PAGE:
Previous Page An Issue 40.
With the increasing emphasis on a global economy and international cooperation, people need to understand that their role as citizens of the world is more important than their role as citizens of a particular country. Question
Discuss the extent to which you agree or disagree with the opinion stated above. Support your views with reasons and / or examples from your own experience, observations or reading. Analysis
With the growth of the global economy and the need for international cooperation, every human being has assumed a role as citizen of the world. Does this mean that our roles as citizens of our respective nations are thereby superseded by our role as world citizens as the speaker suggests? Not at all. Good citizenship at one level is often compatible with good citizenship at another. In fact, being a good citizen in one social domain can help one be a better citizen in another.
Good global citizenship is not incompatible with good citizenship at other levels. Consider, for example, one's efforts as a citizen to preserve the natural environment. One particular person might, for example: (1) lobby legislators to enact laws preserving an endangered redwood forest, (2) campaign for nationally- elected officials who support clean air laws, and (3) contribute to international rain forest preservation organizations. This one person would be acting consistently as a citizen of community, state, nation and world.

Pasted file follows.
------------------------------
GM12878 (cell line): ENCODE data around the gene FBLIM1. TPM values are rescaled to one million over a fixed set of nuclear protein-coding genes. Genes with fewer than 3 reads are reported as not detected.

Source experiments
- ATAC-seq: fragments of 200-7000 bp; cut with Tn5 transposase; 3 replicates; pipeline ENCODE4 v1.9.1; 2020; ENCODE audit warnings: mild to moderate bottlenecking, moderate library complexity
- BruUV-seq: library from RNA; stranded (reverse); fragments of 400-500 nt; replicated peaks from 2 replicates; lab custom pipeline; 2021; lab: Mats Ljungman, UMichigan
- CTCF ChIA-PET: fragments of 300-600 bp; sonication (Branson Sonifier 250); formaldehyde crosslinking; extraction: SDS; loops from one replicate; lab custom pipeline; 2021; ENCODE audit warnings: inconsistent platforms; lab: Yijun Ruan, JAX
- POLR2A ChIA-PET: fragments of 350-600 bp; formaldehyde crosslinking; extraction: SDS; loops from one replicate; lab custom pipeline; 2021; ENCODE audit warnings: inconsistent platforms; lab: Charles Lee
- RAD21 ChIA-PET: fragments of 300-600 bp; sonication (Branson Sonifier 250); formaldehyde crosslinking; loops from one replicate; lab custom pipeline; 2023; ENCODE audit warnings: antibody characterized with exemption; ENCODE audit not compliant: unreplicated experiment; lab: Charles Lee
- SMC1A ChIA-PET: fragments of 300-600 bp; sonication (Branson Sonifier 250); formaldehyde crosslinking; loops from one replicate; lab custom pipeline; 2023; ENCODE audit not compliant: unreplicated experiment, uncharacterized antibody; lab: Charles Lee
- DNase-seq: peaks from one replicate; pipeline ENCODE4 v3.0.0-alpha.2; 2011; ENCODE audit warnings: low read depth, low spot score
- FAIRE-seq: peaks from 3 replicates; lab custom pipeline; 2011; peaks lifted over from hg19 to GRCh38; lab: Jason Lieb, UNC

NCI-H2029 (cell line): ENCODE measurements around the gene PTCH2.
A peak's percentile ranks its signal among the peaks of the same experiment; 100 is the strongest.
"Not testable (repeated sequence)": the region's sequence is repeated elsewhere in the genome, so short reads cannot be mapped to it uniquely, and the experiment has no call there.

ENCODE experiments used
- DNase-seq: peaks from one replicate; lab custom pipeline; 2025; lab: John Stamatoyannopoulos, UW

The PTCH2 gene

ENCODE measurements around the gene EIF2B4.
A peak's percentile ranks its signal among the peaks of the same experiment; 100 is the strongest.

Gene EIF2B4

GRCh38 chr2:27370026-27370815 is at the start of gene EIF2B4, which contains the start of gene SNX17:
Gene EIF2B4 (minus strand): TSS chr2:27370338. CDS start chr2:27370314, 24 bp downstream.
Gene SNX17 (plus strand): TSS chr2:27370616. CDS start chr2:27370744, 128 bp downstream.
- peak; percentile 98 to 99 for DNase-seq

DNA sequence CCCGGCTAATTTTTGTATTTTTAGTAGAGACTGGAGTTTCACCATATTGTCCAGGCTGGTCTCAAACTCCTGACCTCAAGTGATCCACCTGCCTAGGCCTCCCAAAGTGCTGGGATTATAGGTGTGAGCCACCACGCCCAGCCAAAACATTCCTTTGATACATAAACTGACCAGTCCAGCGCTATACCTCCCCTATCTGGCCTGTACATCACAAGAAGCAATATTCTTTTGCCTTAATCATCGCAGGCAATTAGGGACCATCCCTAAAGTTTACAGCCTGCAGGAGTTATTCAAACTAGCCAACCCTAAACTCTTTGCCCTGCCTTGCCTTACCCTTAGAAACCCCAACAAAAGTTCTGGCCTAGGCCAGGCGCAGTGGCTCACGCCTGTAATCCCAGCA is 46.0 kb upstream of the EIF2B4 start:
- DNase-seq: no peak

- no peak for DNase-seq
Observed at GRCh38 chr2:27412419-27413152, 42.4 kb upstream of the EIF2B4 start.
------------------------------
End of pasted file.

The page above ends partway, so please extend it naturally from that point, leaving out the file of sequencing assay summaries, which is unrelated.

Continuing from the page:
Admittedly, conflicting obligations sometimes arise as a result of our new dual citizenship. For example, a U.S. military official with an advisory role in a United Nations peace-keeping force might face conflicting courses of action one that would secure U.S. military interests and another that would better serve international interests. However, the fact that such a conflict exists does not mean that either action is automatically more obligatory - that is, that one's role as either U.S. citizen or world citizen must invariably supersede the other. Instead, this situation should be resolved by carefully considering and weighing the consequences of each course of action.
Moreover, being a good citizen in one social context can often help one be a better citizen in another. For example, volunteering to help underprivileged children in one's community might inspire one to work for an international child-welfare organization. And inculcating civic values - such as charity and civic pride - may give rise to personal traits of character that transfer to all social domains and contexts.
In sum, although our dual citizenship may at times lead to conflicts, one role need not automatically take precedence over the other. Moreover, the relationship between the two roles is, more often than not, a complementary one and can even be synergistic.